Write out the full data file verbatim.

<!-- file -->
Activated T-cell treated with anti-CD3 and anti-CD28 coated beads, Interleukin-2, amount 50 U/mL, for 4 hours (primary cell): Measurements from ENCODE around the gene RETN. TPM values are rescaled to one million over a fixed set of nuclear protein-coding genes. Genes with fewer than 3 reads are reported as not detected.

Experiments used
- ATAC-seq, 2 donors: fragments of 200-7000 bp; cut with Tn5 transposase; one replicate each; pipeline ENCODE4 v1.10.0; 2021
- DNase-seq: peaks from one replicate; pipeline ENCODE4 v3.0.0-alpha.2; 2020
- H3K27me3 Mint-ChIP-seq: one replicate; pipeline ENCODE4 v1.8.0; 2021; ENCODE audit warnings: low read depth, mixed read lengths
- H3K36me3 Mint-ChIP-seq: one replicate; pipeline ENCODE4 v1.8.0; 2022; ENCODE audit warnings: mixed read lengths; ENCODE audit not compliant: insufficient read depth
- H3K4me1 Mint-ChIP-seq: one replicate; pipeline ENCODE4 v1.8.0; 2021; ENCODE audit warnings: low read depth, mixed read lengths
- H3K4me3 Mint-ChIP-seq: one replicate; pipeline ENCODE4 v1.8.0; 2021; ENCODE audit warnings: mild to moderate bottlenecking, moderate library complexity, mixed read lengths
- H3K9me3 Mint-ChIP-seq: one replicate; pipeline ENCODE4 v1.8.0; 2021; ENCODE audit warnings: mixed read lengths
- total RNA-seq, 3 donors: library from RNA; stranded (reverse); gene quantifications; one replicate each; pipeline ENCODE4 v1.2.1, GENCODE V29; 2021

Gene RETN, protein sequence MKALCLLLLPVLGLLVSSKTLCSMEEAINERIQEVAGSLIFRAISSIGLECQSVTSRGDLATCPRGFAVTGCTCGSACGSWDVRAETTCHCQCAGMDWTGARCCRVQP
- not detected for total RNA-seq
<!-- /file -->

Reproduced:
Activated T-cell treated with anti-CD3 and anti-CD28 coated beads, Interleukin-2, amount 50 U/mL, for 4 hours (primary cell): Measurements from ENCODE around the gene RETN. TPM values are rescaled to one million over a fixed set of nuclear protein-coding genes. Genes with fewer than 3 reads are reported as not detected.

Experiments used
- ATAC-seq, 2 donors: fragments of 200-7000 bp; cut with Tn5 transposase; one replicate each; pipeline ENCODE4 v1.10.0; 2021
- DNase-seq: peaks from one replicate; pipeline ENCODE4 v3.0.0-alpha.2; 2020
- H3K27me3 Mint-ChIP-seq: one replicate; pipeline ENCODE4 v1.8.0; 2021; ENCODE audit warnings: low read depth, mixed read lengths
- H3K36me3 Mint-ChIP-seq: one replicate; pipeline ENCODE4 v1.8.0; 2022; ENCODE audit warnings: mixed read lengths; ENCODE audit not compliant: insufficient read depth
- H3K4me1 Mint-ChIP-seq: one replicate; pipeline ENCODE4 v1.8.0; 2021; ENCODE audit warnings: low read depth, mixed read lengths
- H3K4me3 Mint-ChIP-seq: one replicate; pipeline ENCODE4 v1.8.0; 2021; ENCODE audit warnings: mild to moderate bottlenecking, moderate library complexity, mixed read lengths
- H3K9me3 Mint-ChIP-seq: one replicate; pipeline ENCODE4 v1.8.0; 2021; ENCODE audit warnings: mixed read lengths
- total RNA-seq, 3 donors: library from RNA; stranded (reverse); gene quantifications; one replicate each; pipeline ENCODE4 v1.2.1, GENCODE V29; 2021

Gene RETN, protein sequence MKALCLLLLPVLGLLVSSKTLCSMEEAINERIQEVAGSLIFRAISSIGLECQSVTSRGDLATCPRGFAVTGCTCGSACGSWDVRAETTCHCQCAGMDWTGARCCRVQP
- not detected for total RNA-seq